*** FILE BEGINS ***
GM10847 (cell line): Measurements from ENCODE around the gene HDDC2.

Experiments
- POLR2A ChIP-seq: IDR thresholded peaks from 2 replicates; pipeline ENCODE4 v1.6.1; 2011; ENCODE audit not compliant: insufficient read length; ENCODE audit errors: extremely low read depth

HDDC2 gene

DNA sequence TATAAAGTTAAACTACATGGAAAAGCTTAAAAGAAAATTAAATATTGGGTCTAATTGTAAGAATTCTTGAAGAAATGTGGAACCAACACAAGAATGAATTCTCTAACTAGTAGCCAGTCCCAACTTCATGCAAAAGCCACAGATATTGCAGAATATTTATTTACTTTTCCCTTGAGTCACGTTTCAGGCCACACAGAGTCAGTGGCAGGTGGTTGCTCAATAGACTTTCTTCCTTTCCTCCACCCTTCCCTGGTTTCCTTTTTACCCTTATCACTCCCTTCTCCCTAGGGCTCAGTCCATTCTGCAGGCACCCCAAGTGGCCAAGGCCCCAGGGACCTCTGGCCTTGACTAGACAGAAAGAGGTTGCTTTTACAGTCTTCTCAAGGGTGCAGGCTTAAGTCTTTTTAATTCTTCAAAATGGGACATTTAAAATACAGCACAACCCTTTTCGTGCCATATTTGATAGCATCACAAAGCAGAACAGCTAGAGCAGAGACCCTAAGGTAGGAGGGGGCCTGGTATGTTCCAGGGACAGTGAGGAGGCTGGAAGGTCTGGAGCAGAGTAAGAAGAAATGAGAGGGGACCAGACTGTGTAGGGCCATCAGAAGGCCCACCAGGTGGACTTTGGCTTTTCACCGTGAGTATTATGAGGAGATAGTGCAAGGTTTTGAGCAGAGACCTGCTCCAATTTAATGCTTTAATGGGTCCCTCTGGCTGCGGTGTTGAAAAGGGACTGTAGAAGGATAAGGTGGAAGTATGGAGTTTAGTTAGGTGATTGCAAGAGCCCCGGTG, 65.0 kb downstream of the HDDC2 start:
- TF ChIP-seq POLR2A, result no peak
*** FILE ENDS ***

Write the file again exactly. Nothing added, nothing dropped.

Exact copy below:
GM10847 (cell line): Measurements from ENCODE around the gene HDDC2.

Experiments
- POLR2A ChIP-seq: IDR thresholded peaks from 2 replicates; pipeline ENCODE4 v1.6.1; 2011; ENCODE audit not compliant: insufficient read length; ENCODE audit errors: extremely low read depth

HDDC2 gene

DNA sequence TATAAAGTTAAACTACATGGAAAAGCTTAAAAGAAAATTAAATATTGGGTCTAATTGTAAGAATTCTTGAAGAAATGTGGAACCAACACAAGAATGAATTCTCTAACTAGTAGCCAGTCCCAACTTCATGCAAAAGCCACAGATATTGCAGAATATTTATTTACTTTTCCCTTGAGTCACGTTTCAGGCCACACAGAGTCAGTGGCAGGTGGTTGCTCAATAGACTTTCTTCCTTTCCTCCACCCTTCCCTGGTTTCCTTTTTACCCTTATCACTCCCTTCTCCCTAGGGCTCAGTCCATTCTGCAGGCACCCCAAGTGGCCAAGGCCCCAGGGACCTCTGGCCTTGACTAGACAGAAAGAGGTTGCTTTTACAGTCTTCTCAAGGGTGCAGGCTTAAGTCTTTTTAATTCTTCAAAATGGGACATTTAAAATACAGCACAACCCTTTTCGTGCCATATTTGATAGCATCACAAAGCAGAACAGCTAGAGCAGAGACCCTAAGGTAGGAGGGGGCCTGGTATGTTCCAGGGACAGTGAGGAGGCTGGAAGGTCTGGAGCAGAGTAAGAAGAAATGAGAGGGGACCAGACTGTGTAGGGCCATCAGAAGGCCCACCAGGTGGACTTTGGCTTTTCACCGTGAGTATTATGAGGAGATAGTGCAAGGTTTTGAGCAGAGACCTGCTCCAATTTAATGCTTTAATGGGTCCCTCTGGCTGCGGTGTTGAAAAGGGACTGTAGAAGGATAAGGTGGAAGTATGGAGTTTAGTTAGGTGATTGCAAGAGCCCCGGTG, 65.0 kb downstream of the HDDC2 start:
- TF ChIP-seq POLR2A, result no peak